The Julian Alps (Slovene: Julijske Alpe, Italian: Alpi Giulie, Venetian: Alpe Jułie) are a mountain range of the Southern Limestone Alps that stretch from northeastern Italy to Slovenia, where they rise to 2,864 m at Mount Triglav, the highest peak in Slovenia and of the former Yugoslavia. A large part of the Julian Alps is included in Triglav National Park. The second highest peak of the range, the 2,755 m high Jôf di Montasio, lies in Italy. 
The Eastern Julian Alps and Mount Triglav
|Elevation||2,864 m (9,396 ft)|
Julian Alps (in red) within the Alps.
The borders of the range according to
Alpine Club classification of the Eastern Alps
|Countries||Italy and Slovenia|
|Parent range||Southern Limestone Alps|
The Julian Alps were known in antiquity as Alpe Iulia, and also attested as Alpes Juliana c. AD 670, Alpis Julia c. 734, and Alpes Iulias in 1090. Like the municipium of Forum Julii (now Cividale del Friuli) at the foot of the mountains, the range was named after Julius Caesar of the Julian clan, perhaps due to a road built by Julius Caesar and completed by Augustus.
Eastern Julian AlpsEdit
There are many peaks in the Eastern Julian Alps over 2,000 m high, and they are mainly parts of ridges. The most prominent peaks are visible by their height and size. There are high plains on the eastern border like Pokljuka, Mežakla and Jelovica.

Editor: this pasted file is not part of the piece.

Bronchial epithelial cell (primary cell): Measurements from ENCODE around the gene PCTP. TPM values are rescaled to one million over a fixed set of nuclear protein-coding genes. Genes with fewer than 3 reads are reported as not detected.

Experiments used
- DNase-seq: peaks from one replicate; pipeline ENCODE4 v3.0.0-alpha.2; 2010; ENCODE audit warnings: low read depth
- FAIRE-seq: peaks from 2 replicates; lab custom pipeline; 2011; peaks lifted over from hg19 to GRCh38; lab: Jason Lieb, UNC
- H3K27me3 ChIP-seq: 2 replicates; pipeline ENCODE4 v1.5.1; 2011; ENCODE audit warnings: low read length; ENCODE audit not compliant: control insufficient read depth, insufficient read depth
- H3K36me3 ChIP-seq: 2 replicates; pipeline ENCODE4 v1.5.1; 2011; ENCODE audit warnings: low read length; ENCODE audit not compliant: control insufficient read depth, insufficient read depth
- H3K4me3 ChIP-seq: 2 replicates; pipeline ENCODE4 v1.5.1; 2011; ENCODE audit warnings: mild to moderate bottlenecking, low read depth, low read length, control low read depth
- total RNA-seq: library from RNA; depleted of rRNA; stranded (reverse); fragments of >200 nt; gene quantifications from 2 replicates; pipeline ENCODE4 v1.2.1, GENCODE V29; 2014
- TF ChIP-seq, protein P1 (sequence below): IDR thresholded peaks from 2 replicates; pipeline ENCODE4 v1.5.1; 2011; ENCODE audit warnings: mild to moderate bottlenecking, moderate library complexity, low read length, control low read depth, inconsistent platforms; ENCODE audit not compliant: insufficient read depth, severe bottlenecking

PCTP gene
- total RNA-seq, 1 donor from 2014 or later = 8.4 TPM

The main peaks by height are the following:
- Triglav 2,864 m (9,396 ft) – the highest mountain and on the coat of arms of Slovenia
- Škrlatica 2,740 m (8,990 ft)
- Mangart 2,679 m (8,789 ft)
- Jalovec 2,645 m (8,678 ft)
- Razor 2,601 m (8,533 ft)
- Kanjavec 2,568 m (8,425 ft)
- Prisojnik 2,546 m (8,353 ft)
- Rjavina 2,532 m (8,307 ft)
- Prestreljenik 2,499 m (8,199 ft)
- Špik 2,472 m (8,110 ft)
- Tosc 2,275 m (7,464 ft)
- Krn 2,244 m (7,362 ft)
Western Julian AlpsEdit
The Western Julian Alps cover a much smaller area, and are located mainly in Italy. Only the Kanin group lies in part in Slovenia. The main peaks by height are:
Important passes of the Julian Alps are:
- The Vršič Pass, 1,611 m (5,826 feet), links the Sava and Soča valleys. It is the highest mountain road pass in Slovenia.
- The Predil Pass (links Villach via Tarvisio and Bovec to Gorizia), paved road 1,156 m (3,792 feet)
- The Pontebba Pass (links Villach via Tarvisio and Pontebba to Udine), railway, paved road, 797 m (2,615 feet)
The Krnica Valley near Kranjska Gora
- Snoj, Marko (2009). Etimološki slovar slovenskih zemljepisnih imen. Ljubljana: Modrijan. pp. 44–45.
- Smith, William (1857). Dictionary of Greek and Roman Geography, vol. 2. Boston: Little, Brown, and Company. p. 102.
- Waring, Samuel Miller (1819). The Traveller's Fire-Side; a Series of Papers on Switzerland, the Alps, Etc. London: Baldwin, Cradock, and Joy. pp. 30–31.
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